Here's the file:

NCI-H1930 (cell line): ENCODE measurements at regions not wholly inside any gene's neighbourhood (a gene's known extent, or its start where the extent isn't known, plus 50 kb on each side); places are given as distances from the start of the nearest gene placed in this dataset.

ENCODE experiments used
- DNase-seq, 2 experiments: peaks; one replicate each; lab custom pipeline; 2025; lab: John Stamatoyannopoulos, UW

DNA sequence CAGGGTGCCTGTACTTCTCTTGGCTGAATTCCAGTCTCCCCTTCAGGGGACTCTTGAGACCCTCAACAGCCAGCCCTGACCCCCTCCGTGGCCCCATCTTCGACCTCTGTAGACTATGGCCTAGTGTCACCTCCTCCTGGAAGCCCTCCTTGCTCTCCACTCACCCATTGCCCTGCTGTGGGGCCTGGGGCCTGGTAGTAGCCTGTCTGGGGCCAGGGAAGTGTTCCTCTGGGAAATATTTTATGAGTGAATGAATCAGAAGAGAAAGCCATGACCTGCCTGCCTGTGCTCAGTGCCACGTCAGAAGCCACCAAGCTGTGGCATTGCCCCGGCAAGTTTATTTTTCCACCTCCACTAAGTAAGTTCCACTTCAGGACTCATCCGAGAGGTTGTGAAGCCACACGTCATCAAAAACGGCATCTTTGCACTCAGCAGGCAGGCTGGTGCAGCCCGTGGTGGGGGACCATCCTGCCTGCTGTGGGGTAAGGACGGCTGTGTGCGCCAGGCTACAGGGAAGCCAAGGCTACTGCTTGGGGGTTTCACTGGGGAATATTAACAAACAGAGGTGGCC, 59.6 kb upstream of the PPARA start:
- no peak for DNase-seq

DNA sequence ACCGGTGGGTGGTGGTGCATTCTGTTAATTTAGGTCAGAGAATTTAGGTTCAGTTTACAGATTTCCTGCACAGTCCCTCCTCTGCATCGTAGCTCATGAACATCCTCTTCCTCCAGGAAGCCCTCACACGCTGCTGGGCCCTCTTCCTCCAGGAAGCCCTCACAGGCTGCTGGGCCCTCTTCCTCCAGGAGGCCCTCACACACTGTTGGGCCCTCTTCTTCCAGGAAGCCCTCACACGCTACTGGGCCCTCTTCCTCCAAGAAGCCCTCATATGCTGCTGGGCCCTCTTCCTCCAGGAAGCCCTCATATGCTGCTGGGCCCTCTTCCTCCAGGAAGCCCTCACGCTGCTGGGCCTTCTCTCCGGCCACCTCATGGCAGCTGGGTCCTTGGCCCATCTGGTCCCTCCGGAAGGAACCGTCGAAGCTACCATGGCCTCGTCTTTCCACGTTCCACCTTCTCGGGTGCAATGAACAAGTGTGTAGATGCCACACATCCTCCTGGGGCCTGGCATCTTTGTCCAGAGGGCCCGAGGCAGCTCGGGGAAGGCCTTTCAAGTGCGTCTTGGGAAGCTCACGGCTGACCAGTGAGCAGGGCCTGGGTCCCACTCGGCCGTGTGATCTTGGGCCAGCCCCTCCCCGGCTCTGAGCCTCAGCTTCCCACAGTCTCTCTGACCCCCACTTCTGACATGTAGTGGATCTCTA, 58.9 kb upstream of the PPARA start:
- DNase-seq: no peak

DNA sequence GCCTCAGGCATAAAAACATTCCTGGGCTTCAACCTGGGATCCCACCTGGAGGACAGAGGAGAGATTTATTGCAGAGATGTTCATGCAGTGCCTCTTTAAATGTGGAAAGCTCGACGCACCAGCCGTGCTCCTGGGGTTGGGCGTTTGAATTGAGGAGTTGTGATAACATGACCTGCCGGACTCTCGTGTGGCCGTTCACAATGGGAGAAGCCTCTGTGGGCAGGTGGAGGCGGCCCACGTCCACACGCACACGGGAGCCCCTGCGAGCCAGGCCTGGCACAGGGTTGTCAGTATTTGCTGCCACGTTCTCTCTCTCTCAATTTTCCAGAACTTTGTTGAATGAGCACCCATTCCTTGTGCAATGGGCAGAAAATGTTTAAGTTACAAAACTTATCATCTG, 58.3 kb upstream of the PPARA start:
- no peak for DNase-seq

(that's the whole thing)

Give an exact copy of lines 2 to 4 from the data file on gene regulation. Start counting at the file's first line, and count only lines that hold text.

ENCODE experiments used
- DNase-seq, 2 experiments: peaks; one replicate each; lab custom pipeline; 2025; lab: John Stamatoyannopoulos, UW

DNA sequence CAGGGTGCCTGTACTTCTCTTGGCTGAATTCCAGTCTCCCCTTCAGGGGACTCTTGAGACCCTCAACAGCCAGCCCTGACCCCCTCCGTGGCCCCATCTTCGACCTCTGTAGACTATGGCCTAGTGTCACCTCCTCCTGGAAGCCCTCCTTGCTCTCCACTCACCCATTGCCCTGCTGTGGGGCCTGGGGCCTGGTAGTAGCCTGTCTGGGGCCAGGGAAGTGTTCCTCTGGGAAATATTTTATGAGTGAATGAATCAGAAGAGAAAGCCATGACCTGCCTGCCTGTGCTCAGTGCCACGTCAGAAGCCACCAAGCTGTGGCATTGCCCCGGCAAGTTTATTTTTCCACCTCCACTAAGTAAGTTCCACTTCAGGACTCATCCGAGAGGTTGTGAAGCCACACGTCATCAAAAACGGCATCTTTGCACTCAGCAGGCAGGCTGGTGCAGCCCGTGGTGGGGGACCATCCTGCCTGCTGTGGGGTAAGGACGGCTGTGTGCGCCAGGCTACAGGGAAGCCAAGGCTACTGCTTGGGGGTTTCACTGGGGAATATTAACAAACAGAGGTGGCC, 59.6 kb upstream of the PPARA start: